Russia launches its biggest war games yet
Preparations are underway for Russia's biggest military exercise since the Cold War, involving about 300,000 service personnel, in eastern Siberia.
A military exercise or a war game serves the purpose of ensuring the combat readiness of the deployable forces prior to deployment from home base. The Soviet Union carried out its largest military exercise in 1981, known as Zapad-81 which lasted approximately for 8 days, involving between 100,000 and 150,000 Soviet and other Warsaw Pact military personnel.
It was notable for its show of mighty military force to the world. The exercise tested a number of new weapons systems, including the SS-20 intermediate-range ballistic missile (later banned by the INF Treaty). The exercise also introduced new concepts, such as the Operational Maneuver Group, which sought to inject a strong armoured force deep behind NATO’s front line to sever supply lines and destroy tactical nuclear weapons. The Zapad exercises were later held in 1984, 1985 and later on in 2009, 2013 and 2017. Though these exercises were held a handful of times, Zapad-2013 like the original exercise, tested new equipment and new concepts.
The Vostok-2018, or East 18, exercises simulating large-scale warfare, will be carried out from Sept 11 to 15 in the country's east, with units from China and Mongolia also taking part.
They come as Russia is hit by the latest round of US sanctions and faces even harsher ones over its alleged role in a nerve agent attack in Britain, at a time when its relations with the West are at their lowest ebb since the Cold War.
Relations between Russia and the North Atlantic Treaty Organisation (NATO) - a 29-member defence alliance dominated by the US – have deteriorated since Russia annexed Crimea from Ukraine in 2014. Kremlin spokesman Dmitry Peskov said the drills were justified given "aggressive and unfriendly" attitudes towards Russia.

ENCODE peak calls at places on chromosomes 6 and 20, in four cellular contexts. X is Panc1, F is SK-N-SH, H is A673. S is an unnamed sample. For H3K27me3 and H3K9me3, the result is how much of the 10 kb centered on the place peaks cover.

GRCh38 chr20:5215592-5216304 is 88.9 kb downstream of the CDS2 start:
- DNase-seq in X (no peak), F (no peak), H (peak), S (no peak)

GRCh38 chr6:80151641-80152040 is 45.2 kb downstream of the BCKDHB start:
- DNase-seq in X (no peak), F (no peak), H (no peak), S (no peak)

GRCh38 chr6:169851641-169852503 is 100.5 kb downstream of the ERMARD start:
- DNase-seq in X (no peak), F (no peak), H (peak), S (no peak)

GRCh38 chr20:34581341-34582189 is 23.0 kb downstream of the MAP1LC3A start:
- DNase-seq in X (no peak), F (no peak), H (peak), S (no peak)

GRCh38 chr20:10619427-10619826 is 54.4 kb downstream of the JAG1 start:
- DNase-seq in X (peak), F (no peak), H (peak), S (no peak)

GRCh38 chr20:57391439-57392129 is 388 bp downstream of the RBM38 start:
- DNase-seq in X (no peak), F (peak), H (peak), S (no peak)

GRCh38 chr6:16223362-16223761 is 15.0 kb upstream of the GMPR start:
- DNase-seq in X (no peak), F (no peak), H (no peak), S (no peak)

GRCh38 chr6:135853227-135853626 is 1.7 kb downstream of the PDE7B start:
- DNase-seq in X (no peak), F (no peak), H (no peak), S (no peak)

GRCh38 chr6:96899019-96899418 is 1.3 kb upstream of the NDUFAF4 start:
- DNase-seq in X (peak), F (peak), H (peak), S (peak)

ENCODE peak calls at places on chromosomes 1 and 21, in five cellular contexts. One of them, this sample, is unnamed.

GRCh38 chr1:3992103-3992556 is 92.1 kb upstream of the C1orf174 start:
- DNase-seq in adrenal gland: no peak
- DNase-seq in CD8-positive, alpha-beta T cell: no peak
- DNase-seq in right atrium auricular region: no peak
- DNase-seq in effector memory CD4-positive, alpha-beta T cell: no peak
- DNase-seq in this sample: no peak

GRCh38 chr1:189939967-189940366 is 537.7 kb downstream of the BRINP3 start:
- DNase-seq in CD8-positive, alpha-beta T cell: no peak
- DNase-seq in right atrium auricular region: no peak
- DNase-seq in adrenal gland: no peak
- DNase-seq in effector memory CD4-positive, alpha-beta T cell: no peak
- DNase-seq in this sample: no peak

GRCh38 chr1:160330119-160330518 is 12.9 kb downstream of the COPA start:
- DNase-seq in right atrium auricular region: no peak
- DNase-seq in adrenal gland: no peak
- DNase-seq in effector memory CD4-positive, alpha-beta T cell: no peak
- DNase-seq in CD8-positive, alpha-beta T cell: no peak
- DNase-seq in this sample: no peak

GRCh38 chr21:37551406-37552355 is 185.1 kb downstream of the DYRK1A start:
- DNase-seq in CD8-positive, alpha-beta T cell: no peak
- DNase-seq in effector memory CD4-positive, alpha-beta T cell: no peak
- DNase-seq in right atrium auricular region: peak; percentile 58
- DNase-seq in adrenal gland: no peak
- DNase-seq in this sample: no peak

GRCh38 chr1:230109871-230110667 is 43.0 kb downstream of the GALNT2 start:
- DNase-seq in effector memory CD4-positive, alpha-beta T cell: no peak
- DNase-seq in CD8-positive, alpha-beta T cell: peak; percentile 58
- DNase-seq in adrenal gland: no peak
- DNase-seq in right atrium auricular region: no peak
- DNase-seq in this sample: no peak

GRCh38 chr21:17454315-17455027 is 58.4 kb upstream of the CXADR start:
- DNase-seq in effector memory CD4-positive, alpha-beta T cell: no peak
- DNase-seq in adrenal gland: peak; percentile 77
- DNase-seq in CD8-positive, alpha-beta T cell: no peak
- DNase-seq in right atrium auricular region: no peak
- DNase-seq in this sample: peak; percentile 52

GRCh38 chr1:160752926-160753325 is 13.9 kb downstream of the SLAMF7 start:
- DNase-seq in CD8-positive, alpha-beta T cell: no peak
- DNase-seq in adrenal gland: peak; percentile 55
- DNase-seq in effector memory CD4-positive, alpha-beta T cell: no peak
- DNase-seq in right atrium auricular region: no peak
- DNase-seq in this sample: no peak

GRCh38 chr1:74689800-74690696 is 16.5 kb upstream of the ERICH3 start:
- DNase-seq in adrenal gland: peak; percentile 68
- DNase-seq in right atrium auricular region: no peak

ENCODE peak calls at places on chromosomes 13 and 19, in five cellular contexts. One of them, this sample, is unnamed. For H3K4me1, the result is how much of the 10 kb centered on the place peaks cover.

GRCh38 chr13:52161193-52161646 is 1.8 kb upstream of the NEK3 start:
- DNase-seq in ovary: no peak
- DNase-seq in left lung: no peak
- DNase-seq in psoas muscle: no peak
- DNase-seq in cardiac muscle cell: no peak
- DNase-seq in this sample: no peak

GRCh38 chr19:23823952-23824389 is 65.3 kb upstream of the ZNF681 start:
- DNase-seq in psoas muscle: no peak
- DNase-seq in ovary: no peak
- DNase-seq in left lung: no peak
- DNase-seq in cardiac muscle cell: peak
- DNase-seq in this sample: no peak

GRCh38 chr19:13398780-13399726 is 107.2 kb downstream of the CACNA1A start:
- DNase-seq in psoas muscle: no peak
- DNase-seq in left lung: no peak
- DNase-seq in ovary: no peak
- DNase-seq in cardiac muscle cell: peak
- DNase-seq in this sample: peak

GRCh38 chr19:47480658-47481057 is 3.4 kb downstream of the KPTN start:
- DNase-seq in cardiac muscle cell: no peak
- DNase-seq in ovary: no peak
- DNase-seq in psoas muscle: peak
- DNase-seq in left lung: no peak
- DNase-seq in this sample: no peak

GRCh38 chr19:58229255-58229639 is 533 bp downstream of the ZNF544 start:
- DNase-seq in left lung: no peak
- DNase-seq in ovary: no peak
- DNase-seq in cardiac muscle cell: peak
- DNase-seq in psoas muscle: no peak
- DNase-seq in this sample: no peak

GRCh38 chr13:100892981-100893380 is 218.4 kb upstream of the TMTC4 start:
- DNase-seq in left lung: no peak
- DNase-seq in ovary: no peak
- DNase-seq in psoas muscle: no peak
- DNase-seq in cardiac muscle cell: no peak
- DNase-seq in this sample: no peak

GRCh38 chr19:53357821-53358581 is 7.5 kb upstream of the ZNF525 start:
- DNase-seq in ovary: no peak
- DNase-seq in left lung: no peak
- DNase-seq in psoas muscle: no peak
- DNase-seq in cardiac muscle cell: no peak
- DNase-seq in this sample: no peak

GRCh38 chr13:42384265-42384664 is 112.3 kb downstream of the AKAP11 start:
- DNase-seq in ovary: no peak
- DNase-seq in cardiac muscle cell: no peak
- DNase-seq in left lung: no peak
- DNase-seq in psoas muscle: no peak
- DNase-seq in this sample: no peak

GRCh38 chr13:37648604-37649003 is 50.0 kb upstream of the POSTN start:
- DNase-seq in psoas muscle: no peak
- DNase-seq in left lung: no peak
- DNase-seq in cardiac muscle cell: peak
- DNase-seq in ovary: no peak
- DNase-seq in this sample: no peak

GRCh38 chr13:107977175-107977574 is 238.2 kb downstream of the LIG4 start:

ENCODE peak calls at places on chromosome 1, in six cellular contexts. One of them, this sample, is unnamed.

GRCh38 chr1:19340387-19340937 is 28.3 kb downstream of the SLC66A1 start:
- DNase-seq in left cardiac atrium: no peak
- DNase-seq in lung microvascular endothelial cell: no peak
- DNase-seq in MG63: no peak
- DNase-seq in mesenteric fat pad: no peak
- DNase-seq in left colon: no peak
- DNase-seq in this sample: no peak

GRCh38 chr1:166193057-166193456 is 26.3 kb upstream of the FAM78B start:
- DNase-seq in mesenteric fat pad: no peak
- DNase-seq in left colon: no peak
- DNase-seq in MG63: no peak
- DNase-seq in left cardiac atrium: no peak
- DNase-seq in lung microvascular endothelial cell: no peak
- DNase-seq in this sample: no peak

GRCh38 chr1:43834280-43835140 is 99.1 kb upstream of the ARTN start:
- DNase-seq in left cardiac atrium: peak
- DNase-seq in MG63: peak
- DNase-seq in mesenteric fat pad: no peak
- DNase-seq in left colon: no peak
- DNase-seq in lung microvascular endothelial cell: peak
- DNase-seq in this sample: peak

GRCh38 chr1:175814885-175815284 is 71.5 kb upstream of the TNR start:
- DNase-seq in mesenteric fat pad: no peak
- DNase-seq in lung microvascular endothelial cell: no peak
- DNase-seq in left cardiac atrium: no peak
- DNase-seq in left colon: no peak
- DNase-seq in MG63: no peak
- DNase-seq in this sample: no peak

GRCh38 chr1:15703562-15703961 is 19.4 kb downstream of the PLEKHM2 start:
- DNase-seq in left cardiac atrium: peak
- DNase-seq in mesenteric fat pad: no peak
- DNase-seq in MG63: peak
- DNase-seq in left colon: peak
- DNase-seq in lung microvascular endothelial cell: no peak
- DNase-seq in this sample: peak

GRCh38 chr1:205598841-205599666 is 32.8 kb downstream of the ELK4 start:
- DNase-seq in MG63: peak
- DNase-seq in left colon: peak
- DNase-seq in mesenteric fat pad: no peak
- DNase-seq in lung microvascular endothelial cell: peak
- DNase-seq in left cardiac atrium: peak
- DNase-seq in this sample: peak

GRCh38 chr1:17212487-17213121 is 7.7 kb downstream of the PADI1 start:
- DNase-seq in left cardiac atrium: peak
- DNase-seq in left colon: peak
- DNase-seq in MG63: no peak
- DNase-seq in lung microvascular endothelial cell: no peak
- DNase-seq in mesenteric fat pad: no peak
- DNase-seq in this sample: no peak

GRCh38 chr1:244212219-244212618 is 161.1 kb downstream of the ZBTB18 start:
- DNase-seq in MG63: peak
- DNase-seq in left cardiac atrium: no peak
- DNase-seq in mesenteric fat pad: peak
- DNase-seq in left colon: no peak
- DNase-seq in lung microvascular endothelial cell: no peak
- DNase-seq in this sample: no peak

The Russian defence ministry says 36,000 tanks, armoured personnel carriers and armoured infantry vehicles will take part in Vostok-2018, from 11 to 17 September, along with more than 1,000 aircraft. Vostok is Russian for ‘East’. The exercise will be spread across five army training grounds, four airbases and areas in the Sea of Japan, Bering Straits and Sea of Okhotsk. Up to 80 naval vessels will take part, from two Russian fleets. The drills will not be near the disputed Kuril Islands north of Japan, says Russia.
The ministry's TV channel Zvezda says three brigades of Russian paratroops will play a key role, during drills at the Tsugol military range, near Russia's borders with China and Mongolia. A key aim is to practise the rapid deployment of thousands of troops, as well as aircraft and vehicles, from western Russia to eastern regions, across thousands of miles, TV Zvezda reports. That involves in-flight refuelling of fighter jets.
The scale of Vostok-2018 is equivalent to the forces deployed in one of the big World War Two battles. A smaller-scale Russia-Belarus exercise was held last year. President Vladimir Putin has made military modernisation - including new nuclear missiles - a priority. Russia's armed forces are estimated to have about one million personnel in total.
A Russian senator and reserve colonel, Frants Klintsevich, said: "it suited the West that our units and headquarters lacked combat skills and coordination, but times have changed; now we have a different attitude to combat readiness".
Vostok-18 will see heavy foreign troop presence from Russia’s Southern neighbours. The Chinese defence ministry spoke of deepening military co-operation and "enhancing both sides' capabilities to jointly respond to various security threats", without specifying those threats. The ministry confirmed the extent of the Chinese involvement: "3,200 troops, more than 900 pieces of military hardware as well as 30 fixed-wing aircraft and helicopters". However, Mongolia has not given details of its involvement.
In recent years they have deepened military co-operation and during these drills, they will have a joint field headquarters. This contrasts with the Cold War years when the USSR and China were rivals for global communist leadership and clashed on their far eastern border.
Our assessment is that the Chinese participation demonstrates that China and Russia are moving towards a strategic alliance. We believe that the war games are likely to displease Japan, which has complained about a Russian military build-up in the Asia-Pacific. We feel that the war games clearly signal Russia’s intent to reposition itself as a geopolitical and military power in the 21st century.